The Messina Family

The Messina Family
Barcelona 2010

Sunday, June 29, 2008

Fun with the Messina's

Our family with Rich's parents, Jackie and Vince Messina in front of their Pelham,NH home. When we first pulled into their house, Lily asked her nana, "You live in a barn?"

Lily and Nano

Lily and Nana

Tammie Revallo hams it up for the camera with her boyfriend, Glenn, watching her.

We used to call them the three musketeers....Casey, Joe and Tim...cousins. Casey is 9 months older than Joe.

Isn't this incredible? This was just the sponsor features at the master sandbuilder's competition at Hampton Beach, MA.

Farewell to a great mediator, reporter, and devout Catholic brother...

An artist busy with her creation.

Lily gets to go ice skating! Daddy and Uncle Joe help her stay upright.

The next Kristin Yamaguchi?

Touring the U.S.S. Constitution...the oldest navy ship in the U.S.

Rich and Lily explore the U.S.S. Constitution.

Rich is in his element...Boston!

The Messina men pause to pose with the bronze statue of Red Auerbach...famous Celtics coach...on the day that would end up being the day the Celtics won the series.

Ah, 'nuff said....

Our nephews, Casey and Dante

A group of various and assundry great grandchildren over at Nana Mary and Nano Joe's house after Sunday dinner.

Joe, Tim and Lily with Nana Mary and Nano Joe Messina in their home in Methuen, MA.

The Messina family at the Coast Guard Station in Boston. Yes, we got yelled at after taking this picture because we were informed there were no pictures allowed on the base. Hmph.

Hmmm....did I mention the Celtics were playing the Lakers for the NBA title during our U.S. visit? Did I mention that Rich is a big Celts fan? Hmmm...did I mention they WON???? It was great watching all the games together in real time.
June 14th was Rich's grandparents' 66th wedding anniversary. She is 92 and he is 94 years old. They are relatively independent in their living (their son and daughter-in-law live in an apartment in the basement). Nano drives to get the groceries and to take Nana to appointments. I love going to their house and sitting down to talk with them about their childhood and early adulthood. I always learn something new about them. They are both "sharp as tacks" not "soft as grapes" as Nana would put it. We enjoy spending time with them.
We stayed with Rich's parents in Pelham, NH while we were there. They were busy at their acrylic shop most of the time but we spent everyday we were there with someone in the Messina family. We spent a good amount of time with Joe, Rich's brother and his wife, Ella and their foster daughters, who are teenagers. We also saw our nephews, Casey and Dante, and their mom, Tammie quite often.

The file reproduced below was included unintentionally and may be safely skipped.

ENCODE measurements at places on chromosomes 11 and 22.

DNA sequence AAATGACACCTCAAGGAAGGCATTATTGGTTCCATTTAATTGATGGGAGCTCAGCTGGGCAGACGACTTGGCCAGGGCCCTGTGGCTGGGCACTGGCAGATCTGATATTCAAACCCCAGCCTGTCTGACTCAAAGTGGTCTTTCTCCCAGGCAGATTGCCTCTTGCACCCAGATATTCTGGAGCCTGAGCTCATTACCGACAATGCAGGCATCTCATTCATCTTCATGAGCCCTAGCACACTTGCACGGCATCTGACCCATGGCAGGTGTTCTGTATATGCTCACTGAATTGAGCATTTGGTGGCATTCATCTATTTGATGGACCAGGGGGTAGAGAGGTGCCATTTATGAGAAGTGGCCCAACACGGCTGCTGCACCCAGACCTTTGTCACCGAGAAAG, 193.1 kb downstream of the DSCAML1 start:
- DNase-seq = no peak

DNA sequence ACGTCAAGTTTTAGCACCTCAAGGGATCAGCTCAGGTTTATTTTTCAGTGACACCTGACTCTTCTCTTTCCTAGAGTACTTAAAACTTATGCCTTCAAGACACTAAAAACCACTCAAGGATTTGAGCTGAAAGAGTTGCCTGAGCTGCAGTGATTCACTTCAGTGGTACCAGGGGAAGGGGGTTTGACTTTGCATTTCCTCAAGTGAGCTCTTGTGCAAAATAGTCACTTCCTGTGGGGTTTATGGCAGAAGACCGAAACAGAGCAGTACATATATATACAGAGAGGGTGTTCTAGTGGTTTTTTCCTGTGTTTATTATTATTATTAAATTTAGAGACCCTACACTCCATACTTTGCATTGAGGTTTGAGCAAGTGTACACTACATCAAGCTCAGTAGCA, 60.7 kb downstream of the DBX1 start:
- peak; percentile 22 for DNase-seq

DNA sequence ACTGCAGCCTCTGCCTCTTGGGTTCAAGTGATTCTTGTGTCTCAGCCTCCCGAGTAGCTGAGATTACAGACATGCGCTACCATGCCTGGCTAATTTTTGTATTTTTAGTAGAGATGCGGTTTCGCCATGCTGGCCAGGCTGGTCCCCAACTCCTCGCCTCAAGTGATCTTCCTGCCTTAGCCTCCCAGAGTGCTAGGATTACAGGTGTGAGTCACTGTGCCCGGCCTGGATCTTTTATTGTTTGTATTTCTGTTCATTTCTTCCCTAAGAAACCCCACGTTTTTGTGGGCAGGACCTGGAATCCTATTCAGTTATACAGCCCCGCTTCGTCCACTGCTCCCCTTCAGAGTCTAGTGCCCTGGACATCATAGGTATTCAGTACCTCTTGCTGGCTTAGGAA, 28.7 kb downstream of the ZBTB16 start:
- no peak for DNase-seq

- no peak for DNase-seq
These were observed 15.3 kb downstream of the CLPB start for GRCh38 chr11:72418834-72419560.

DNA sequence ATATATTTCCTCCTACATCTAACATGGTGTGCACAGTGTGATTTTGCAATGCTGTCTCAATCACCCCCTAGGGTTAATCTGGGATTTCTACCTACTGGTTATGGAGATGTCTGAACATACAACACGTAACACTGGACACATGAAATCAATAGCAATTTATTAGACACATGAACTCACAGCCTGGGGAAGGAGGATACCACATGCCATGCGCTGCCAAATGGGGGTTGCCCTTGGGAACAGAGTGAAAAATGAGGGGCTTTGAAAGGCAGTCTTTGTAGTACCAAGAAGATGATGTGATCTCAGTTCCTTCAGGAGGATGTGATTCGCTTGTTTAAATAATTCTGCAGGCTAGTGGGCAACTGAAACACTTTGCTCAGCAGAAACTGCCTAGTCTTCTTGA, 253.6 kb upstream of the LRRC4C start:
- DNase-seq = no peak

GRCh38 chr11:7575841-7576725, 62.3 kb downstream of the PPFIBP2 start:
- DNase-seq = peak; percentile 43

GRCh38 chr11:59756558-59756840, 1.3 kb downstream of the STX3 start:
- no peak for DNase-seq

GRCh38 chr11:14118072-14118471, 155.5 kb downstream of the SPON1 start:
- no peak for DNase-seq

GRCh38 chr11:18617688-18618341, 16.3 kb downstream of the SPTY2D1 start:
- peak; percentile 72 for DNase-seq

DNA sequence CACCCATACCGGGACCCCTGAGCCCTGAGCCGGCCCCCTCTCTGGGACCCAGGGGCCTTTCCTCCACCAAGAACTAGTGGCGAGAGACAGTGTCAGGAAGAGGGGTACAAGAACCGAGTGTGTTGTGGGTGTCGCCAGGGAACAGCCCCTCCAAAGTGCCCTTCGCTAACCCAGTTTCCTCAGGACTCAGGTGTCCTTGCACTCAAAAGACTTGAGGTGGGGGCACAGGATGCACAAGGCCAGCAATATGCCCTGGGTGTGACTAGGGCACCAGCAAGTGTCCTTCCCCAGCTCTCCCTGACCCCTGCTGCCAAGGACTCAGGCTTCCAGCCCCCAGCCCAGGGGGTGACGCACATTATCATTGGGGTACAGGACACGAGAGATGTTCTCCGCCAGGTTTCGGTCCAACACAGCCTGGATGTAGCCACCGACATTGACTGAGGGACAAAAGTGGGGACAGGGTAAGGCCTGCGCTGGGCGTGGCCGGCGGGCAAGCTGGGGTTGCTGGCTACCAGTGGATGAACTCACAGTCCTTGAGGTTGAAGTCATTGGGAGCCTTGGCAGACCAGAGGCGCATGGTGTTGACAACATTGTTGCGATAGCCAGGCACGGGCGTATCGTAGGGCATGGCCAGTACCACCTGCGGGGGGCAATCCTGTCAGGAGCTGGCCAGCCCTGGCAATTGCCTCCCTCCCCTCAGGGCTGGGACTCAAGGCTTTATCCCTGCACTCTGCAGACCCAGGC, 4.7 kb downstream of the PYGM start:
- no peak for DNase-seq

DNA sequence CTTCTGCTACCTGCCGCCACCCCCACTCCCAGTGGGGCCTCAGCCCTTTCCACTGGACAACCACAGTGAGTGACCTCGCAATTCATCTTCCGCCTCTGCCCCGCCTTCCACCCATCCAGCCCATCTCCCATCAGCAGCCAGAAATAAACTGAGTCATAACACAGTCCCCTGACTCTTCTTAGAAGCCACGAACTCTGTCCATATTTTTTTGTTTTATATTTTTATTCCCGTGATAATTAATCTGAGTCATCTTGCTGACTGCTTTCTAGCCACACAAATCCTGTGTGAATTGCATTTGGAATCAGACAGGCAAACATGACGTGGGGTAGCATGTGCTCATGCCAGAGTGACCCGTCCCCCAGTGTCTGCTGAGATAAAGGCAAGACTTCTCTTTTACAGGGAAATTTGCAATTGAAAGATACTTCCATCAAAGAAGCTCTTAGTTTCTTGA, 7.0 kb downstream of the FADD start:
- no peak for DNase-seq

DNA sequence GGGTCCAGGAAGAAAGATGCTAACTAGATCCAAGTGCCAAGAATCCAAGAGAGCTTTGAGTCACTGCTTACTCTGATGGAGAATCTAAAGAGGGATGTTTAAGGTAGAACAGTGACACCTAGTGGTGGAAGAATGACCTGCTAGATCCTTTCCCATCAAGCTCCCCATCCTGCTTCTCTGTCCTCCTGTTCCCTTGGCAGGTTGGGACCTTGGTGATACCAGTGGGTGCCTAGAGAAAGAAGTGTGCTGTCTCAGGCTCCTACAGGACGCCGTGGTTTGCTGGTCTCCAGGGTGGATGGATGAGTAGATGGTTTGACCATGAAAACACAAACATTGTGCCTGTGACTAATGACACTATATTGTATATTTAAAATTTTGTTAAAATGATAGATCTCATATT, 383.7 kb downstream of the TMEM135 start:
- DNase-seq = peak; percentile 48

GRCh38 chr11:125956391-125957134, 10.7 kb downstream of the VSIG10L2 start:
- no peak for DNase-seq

We spent a lot of time in Boston. We went to the aquarium, the museum of science, the U.S.S. Constitution and other places. It was a lot of fun. The Celtic fever was running rampid in Boston during our visit and everyone was wearing green. It was fabulous to see such a diverse, huge town come together behind their team. (Boston has twice the population of all of Norway). We also got to go ice skating. It had been YEARS since we had gone. I am not sure Tim has ever gone ice skating before. Lily certainly hadn't. Lily screamed for two laps and then fell in love with the idea of "sliding on an ice cube". During our last days there, we drove to Hampton Beach, MA and watched the master sand builders do their magic in the sand. It was amazing to watch.
Before we knew it, it was time to leave to go back to Norway. We had shopped some more by now (we needed to buy school wardrobes and shoes for the boys for this entire next year) and actually bought more luggage to get it all home. We came with 3 bags and left with being a box with a big girl bike for Lily in it.
We had a great time seeing our family - both sides - and the visit was just too short. We don't know when we'll be back in the U.S. again to live or to visit. We took a lot of pictures to help remind Lily of who everyone is. This was only her second meeting with a great majority of her extended family. Now when she talks to them on the phone, perhaps she'll remember them.

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